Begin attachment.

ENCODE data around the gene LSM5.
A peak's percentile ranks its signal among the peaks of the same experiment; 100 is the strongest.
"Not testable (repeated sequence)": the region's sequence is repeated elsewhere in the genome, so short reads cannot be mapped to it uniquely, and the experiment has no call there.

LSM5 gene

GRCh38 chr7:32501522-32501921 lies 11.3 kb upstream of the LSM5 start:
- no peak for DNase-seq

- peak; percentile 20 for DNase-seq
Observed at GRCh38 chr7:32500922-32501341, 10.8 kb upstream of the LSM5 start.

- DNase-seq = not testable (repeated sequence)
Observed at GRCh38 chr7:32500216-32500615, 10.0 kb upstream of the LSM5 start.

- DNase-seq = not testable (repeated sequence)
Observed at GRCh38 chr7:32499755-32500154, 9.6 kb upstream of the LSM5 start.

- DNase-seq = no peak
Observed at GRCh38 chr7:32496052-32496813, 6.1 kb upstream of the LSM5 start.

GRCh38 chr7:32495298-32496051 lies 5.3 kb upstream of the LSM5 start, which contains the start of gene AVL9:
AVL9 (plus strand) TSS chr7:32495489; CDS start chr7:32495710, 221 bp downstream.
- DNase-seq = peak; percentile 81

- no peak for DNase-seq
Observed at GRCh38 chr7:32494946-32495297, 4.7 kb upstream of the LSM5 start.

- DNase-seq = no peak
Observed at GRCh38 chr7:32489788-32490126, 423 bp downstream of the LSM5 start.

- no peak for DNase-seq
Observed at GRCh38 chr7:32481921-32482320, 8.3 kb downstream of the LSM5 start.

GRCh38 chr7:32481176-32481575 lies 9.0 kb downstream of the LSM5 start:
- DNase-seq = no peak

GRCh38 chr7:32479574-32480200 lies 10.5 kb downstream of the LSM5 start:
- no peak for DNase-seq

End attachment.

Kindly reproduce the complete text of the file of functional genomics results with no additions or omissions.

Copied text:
ENCODE data around the gene LSM5.
A peak's percentile ranks its signal among the peaks of the same experiment; 100 is the strongest.
"Not testable (repeated sequence)": the region's sequence is repeated elsewhere in the genome, so short reads cannot be mapped to it uniquely, and the experiment has no call there.

LSM5 gene

GRCh38 chr7:32501522-32501921 lies 11.3 kb upstream of the LSM5 start:
- no peak for DNase-seq

- peak; percentile 20 for DNase-seq
Observed at GRCh38 chr7:32500922-32501341, 10.8 kb upstream of the LSM5 start.

- DNase-seq = not testable (repeated sequence)
Observed at GRCh38 chr7:32500216-32500615, 10.0 kb upstream of the LSM5 start.

- DNase-seq = not testable (repeated sequence)
Observed at GRCh38 chr7:32499755-32500154, 9.6 kb upstream of the LSM5 start.

- DNase-seq = no peak
Observed at GRCh38 chr7:32496052-32496813, 6.1 kb upstream of the LSM5 start.

GRCh38 chr7:32495298-32496051 lies 5.3 kb upstream of the LSM5 start, which contains the start of gene AVL9:
AVL9 (plus strand) TSS chr7:32495489; CDS start chr7:32495710, 221 bp downstream.
- DNase-seq = peak; percentile 81

- no peak for DNase-seq
Observed at GRCh38 chr7:32494946-32495297, 4.7 kb upstream of the LSM5 start.

- DNase-seq = no peak
Observed at GRCh38 chr7:32489788-32490126, 423 bp downstream of the LSM5 start.

- no peak for DNase-seq
Observed at GRCh38 chr7:32481921-32482320, 8.3 kb downstream of the LSM5 start.

GRCh38 chr7:32481176-32481575 lies 9.0 kb downstream of the LSM5 start:
- DNase-seq = no peak

GRCh38 chr7:32479574-32480200 lies 10.5 kb downstream of the LSM5 start:
- no peak for DNase-seq